All the Breaking Bad Easter Eggs and Cameos in Netflix's El Camino

Given that the spin-off is a prequel, it doesn't seem all that likely that Jesse's adventures in Alaska will intersect with Better Call Saul's main story. There is a possibility that this scarred version of Jesse could appear in the show's present-day timeline, but that storyline has been limited to maybe five to 15 minutes of screentime each season, which doesn't leave a lot of room to bring someone else into the story. However, as Gilligan told TV Guide last year ahead of Season 4, the writers haven't completely ruled out the possibility that the show will spend more time in the post-Breaking Bad era either. "Never say never," said Gilligan. "I have to be a little bit coy here ... [but] you'd be shocked how little we know about what is in store. But it seems to me that Gene, in Omaha, the guy that manages the Cinnabon at the mall, is a pretty interesting character in his own right. So I think we'd be remiss not to show the audience a little more of his story."

Even if the show does eventually devote more time to Gene, the unfortunate fact of the matter is that there's really no reason for Jesse to become involved in said story. Jesse escaped. He's free from this world and his former life. For him to once again become embroiled in the same dangerous environment that required him to enlist Ed Galbraith's (Robert Forster) services in the first place would mean everything Jesse went through in El Camino — from discovering Todd's money and tracking down Ed to then killing two men in order to get the amount of cash he needed to actually escape — was ultimately for nothing.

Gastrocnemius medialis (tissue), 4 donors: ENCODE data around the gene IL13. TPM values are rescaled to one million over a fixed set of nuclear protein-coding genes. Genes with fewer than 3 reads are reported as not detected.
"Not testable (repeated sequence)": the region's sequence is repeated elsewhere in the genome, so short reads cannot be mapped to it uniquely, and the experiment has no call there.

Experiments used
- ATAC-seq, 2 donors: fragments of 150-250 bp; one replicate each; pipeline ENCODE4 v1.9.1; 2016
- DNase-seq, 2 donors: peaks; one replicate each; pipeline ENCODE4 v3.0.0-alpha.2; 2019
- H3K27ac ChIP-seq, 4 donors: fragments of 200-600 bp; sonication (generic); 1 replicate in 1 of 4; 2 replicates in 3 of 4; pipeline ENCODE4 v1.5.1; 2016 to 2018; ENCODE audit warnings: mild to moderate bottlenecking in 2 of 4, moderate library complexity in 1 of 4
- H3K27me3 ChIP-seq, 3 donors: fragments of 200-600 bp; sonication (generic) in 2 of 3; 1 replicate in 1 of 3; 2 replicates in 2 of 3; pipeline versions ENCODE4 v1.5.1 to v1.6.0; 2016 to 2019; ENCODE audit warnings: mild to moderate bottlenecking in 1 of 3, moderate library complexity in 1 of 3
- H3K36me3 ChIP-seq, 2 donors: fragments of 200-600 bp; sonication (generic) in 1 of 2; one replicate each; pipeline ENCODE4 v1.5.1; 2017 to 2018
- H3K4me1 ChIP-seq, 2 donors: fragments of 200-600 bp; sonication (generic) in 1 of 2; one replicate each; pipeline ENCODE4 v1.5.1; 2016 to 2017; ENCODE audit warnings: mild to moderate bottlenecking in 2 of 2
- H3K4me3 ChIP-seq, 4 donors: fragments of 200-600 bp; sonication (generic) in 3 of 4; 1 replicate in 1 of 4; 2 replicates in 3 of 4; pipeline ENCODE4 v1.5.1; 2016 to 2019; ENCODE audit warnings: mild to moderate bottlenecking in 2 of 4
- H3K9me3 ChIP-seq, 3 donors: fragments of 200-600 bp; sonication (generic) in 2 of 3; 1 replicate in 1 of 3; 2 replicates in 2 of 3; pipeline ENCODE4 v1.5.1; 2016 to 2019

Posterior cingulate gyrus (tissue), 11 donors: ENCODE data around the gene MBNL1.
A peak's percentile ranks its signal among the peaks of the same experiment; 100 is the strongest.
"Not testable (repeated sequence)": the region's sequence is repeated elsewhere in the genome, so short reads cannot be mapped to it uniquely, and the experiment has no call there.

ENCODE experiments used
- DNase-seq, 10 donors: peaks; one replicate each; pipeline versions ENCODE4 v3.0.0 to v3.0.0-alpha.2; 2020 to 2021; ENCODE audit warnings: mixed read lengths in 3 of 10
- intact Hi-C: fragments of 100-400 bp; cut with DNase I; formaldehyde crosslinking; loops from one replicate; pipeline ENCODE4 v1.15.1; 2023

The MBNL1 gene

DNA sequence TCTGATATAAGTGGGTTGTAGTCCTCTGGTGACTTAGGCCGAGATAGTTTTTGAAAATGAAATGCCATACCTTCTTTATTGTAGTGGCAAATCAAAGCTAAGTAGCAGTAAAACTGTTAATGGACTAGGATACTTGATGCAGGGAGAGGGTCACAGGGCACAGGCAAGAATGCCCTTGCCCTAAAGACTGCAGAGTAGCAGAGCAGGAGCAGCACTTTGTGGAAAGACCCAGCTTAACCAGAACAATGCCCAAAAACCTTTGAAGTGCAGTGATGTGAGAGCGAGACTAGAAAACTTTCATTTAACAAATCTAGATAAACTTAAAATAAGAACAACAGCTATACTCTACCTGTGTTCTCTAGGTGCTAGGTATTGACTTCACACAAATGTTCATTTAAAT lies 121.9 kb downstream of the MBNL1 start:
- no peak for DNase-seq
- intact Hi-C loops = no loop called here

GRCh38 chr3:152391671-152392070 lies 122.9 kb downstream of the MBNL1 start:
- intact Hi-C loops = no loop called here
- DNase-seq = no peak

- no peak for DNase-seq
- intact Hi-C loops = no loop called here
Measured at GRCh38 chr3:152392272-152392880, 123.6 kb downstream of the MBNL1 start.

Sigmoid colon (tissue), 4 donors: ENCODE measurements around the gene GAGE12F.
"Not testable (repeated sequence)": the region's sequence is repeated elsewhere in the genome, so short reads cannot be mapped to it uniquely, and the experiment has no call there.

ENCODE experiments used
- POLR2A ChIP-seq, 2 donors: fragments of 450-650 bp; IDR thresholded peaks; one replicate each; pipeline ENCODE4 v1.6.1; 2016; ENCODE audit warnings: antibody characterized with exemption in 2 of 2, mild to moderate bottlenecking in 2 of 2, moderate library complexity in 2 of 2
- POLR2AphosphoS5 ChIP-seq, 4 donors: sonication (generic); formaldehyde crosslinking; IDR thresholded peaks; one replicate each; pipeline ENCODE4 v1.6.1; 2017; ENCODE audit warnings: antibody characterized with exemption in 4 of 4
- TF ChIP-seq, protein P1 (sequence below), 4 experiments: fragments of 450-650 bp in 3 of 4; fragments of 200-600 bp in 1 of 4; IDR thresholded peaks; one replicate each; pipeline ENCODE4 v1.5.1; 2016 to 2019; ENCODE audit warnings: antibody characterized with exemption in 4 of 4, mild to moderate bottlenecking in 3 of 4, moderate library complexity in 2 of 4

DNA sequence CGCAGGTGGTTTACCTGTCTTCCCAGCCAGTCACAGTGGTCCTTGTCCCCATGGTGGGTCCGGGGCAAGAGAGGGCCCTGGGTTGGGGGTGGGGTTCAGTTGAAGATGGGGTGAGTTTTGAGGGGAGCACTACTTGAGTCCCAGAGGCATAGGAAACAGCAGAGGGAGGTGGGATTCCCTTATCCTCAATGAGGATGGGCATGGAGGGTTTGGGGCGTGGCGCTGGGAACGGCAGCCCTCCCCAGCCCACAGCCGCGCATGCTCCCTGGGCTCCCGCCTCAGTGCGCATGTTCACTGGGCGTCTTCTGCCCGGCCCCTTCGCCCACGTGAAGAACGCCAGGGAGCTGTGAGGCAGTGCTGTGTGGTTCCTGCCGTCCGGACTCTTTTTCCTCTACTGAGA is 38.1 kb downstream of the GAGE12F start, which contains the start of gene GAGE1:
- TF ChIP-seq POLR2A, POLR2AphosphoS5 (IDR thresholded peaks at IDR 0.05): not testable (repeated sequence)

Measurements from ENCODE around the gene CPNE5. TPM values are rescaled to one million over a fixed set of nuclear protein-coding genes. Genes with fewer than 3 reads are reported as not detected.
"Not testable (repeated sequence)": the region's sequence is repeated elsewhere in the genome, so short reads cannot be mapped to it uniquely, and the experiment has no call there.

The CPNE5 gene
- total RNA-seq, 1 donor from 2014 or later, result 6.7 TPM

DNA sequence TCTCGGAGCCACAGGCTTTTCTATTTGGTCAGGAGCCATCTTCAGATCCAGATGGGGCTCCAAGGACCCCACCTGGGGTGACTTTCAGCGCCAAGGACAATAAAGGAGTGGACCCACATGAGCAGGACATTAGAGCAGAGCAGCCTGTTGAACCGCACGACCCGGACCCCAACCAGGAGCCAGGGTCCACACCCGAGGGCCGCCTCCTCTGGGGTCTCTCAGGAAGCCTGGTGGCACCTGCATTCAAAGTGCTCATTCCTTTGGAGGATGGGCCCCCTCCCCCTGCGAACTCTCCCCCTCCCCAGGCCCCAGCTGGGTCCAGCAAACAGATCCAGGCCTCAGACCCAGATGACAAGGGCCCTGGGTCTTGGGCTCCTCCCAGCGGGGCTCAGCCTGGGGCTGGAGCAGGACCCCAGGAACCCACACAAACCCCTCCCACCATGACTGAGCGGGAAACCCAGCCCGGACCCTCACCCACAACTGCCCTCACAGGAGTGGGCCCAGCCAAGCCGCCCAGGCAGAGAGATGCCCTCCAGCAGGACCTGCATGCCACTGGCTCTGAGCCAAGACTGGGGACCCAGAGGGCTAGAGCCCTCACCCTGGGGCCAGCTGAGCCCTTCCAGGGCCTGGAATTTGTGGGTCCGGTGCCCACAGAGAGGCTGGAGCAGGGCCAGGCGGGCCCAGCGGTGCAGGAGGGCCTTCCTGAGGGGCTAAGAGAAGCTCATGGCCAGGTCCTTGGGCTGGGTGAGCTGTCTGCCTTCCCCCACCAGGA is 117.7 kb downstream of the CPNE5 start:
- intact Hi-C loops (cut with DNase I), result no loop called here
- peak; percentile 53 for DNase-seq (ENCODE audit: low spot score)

Bob Odenkirk, <em>Better Call Saul</em>Bob Odenkirk, Better Call Saul


Additionally, Gilligan has said that while planning the story of El Camino, he originally intended for Jesse to sacrifice himself for someone else and end up in prison as a result. That obviously didn't happen — thank you to Gilligan's girlfriend, Holly Rice, and to Peter Gould and the rest of the Better Call Saul writing staff for telling him what a horrible idea that would have been — but it doesn't sound like either Gilligan or Gould, who co-created Saul, has plans for the character to find his way to Omaha any time soon.

Will Better Call Saul Ever Spend More Time in the Post-Breaking Bad World?

What is more likely, then, is that Jesse's happy ending is meant to further separate him from Walt and to stand in contrast to what happened to Walt and Saul, the two other men who used Ed's services to disappear. Walt escaped to New Hampshire only to later return to New Mexico, where he admitted to Skyler (Anna Gunn) that everything he'd done was for himself, because he liked it, before ultimately dying alone. Saul, meanwhile, escaped to Nebraska, where he lives out his days alone, with a guilty conscience that eats away at him and threatens to put his new identity and existence, however boring, in jeopardy every step of the way. It's a bleak existence for an outlandish character who was once comedic relief, but it's also fitting given his misdeeds as a criminal lawyer. Jesse, in comparison, is a good and moral man. Yes, he's done some bad things in order to survive, but he's not Walt and he's not Saul. He deserves this happy ending.

So while El Camino is not a necessary chapter in the overarching narrative of Breaking Bad's extended universe, it was fun (for us, at least) to return to Jesse's story and receive confirmation that his ending was, indeed, happy. It was also a treat to see Paul slip back into Jesse's skin and once again prove exactly what he's capable of (and perhaps allow him to add another award to his shelf along the way?). The more we think about it, the more likely it seems that the reason we're here at all is simply because for once, like Jesse, we deserve to have something nice in our lives.

El Camino: A Breaking Bad Movie is now streaming on Netflix.